The increase in forest areas affects the entire Curonian Spit. Many areas that used to be marked as grassland (including sparse tree population) are now shown as forest. This indicates undisturbed growth of trees, gradually transforming the sparse forests into woodlands. A band of connected forest areas can now also be seen along the entire length of the Curonian Spit, with the main forest areas particularly visible on the shore of the Baltic Sea, while the sandy areas and grassland (including sparse forest cover) are located particularly on the shore of the lagoon.

The agricultural area in the extreme south of the Curonian Spit, which first appeared in the 1960-66 map, has disappeared again. There is now a wetted area and forest. Instead, the agricultural area south of Rybačij (Russian Рыбачий/German Rossitten) is included in the map again. Previously, there was grassland here (including sparse tree population). The share of agricultural land has thus increased to 1.19% in the period since 1960-66 (0.84% in 1960-66). However, it has not yet reached the 1912 share of 1.42%. The share of settlement areas and their immediate surroundings has increased to 2.76% share of the total area by 1984-87, thus almost doubling (1960-66: 1.40%). This significantly exceeds the 1912 figure (2.01%). In the map image, it is very easy to see that all the settlement areas appear significantly larger, with Lesnoi experiencing the greatest increase. Here the settlement area now extends from the shore of the Curonian Lagoon to the shore of the Baltic Sea.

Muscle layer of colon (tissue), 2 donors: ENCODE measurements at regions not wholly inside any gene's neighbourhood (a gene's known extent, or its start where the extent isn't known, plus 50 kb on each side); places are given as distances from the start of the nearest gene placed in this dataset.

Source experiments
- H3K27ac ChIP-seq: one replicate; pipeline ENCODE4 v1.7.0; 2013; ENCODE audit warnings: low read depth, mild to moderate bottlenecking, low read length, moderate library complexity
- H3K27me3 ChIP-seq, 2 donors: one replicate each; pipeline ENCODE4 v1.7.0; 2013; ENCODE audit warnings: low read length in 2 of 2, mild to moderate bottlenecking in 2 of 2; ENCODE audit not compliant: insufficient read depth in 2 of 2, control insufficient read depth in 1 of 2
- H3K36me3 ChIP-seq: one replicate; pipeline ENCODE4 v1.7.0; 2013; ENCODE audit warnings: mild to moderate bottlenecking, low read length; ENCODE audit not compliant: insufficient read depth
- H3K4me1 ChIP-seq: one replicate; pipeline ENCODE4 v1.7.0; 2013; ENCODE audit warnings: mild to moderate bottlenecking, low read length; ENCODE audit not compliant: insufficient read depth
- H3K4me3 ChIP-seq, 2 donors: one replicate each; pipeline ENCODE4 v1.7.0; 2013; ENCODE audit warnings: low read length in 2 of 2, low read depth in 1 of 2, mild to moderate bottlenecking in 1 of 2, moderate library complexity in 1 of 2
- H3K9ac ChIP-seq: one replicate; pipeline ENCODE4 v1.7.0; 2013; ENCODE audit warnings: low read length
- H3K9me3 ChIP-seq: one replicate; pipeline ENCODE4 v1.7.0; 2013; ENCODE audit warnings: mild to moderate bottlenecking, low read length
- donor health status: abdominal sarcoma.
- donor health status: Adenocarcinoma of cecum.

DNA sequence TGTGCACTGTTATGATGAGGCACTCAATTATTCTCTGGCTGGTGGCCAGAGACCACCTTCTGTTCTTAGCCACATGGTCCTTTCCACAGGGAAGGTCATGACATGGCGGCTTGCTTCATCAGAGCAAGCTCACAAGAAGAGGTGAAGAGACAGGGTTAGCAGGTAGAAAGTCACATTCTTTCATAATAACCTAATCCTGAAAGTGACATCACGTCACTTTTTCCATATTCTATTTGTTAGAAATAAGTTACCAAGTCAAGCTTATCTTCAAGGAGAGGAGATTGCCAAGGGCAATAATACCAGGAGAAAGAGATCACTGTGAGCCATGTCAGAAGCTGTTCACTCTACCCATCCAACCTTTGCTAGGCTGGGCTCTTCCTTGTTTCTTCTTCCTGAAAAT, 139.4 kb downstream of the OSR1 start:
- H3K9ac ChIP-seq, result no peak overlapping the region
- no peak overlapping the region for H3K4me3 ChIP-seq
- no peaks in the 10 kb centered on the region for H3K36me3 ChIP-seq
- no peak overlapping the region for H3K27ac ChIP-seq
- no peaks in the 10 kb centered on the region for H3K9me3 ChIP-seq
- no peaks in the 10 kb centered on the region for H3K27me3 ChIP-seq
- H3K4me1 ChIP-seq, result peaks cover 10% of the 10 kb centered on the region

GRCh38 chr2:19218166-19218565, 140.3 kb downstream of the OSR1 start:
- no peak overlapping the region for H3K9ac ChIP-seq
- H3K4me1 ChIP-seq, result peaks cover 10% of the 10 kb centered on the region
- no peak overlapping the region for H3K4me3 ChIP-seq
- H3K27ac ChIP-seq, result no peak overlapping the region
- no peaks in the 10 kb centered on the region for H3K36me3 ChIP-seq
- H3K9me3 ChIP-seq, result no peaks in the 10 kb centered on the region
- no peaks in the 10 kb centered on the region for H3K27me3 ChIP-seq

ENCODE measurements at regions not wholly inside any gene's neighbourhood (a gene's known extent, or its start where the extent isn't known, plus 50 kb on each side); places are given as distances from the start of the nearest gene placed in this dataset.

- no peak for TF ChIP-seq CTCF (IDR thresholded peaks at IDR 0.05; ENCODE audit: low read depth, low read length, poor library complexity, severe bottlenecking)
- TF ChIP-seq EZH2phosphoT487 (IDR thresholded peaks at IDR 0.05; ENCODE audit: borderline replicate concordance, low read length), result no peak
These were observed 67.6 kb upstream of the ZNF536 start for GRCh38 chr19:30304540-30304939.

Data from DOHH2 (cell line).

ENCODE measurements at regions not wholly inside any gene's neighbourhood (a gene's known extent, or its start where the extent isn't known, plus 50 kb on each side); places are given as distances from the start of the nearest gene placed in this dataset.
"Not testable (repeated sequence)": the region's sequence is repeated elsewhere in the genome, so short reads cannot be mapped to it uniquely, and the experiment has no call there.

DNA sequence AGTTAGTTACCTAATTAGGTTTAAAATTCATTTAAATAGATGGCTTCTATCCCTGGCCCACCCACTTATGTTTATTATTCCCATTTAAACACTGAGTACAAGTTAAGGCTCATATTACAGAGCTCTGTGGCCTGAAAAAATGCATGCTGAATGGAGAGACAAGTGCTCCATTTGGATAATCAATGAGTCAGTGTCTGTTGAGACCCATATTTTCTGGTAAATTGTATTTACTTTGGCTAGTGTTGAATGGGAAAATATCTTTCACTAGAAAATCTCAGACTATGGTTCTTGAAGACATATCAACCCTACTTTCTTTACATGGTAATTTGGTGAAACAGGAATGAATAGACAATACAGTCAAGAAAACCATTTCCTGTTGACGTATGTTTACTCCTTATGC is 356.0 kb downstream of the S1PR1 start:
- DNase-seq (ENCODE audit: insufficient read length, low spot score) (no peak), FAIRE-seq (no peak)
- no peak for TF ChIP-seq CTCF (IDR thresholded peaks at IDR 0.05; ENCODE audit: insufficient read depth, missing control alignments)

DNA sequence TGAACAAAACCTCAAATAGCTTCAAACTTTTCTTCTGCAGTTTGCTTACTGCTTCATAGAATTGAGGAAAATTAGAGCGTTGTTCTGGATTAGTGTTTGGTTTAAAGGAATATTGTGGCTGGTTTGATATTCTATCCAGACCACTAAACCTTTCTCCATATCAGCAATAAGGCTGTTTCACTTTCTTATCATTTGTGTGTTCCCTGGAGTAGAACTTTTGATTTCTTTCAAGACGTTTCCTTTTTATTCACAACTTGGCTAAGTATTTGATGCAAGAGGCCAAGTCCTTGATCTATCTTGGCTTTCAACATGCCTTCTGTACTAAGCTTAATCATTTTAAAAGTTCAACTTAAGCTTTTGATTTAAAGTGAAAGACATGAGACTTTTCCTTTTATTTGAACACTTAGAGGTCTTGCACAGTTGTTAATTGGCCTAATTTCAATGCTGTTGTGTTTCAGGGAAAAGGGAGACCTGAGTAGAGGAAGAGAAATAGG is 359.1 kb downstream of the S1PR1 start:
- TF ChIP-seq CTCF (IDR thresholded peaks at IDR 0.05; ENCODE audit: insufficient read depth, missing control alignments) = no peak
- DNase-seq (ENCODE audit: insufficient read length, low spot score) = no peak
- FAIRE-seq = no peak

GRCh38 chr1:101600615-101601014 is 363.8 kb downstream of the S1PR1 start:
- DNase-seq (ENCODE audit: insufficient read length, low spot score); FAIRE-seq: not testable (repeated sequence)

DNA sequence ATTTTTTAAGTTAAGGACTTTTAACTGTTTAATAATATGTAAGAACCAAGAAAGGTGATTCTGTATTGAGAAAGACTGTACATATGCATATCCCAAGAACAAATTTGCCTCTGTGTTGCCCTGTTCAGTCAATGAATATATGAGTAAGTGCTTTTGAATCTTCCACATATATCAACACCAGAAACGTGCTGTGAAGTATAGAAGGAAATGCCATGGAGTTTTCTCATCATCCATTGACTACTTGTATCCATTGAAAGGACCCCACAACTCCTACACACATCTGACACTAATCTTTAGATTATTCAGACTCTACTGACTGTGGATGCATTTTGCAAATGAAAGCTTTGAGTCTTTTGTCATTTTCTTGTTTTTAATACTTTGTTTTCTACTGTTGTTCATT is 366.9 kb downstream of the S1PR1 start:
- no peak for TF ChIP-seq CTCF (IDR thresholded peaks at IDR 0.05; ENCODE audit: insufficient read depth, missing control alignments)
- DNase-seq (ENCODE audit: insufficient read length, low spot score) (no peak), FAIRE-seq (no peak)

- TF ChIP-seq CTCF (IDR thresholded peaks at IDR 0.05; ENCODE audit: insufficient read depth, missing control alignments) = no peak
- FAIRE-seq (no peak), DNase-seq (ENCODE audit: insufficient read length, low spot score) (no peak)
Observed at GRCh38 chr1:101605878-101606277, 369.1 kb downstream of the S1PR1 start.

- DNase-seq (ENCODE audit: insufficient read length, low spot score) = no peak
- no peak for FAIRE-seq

The percentage of areas with wetlands/marshes/breaks has remained largely constant in the period from 1960-66 to 1984-87 with a slight decrease to 2.14% (1960-66: 2.36%) In the process, many of the small wetted areas in the north of the Curonian Spit have disappeared from the map image again, but the wetted area in the southernmost part of the map has become larger and now includes areas extending along the shore of the Curonian Lagoon far to the north towards Lesnoi. The wetted area north of Rybačij has also disappeared again, but a body of water known as Möwenbruch, which was missing from the previous map image of 1960-66, can be seen to the west of the agricultural area.

Overall, the appearance of the Curonian Spit has changed less significantly in the 1984-1987 map image than before. Many of the changes here are continuations of the processes that were already noticeable in the comparison of the 1912 and 1960-66 maps. The trend towards a map image less characterized by small-scale vegetation patterns has also continued.


Square kilometre


Herb/shrub cover (incl. grey dune)






Water area






Settlement area and immediate surroundings



Grassland (incl. sparse tree population)



Agricultural land










Methodological note: The explanatory map description refers to the derived form of the map, which is shown interactively on the left. For this purpose, the land use type or the ecotope was derived from the signatures of the original map and presented in a summarised map. In this form, the height information was completely omitted, which is why it is only taken into account here in the form of additional information. This information relates in particular to the distribution and form of the dunes that are so characteristic of the spit.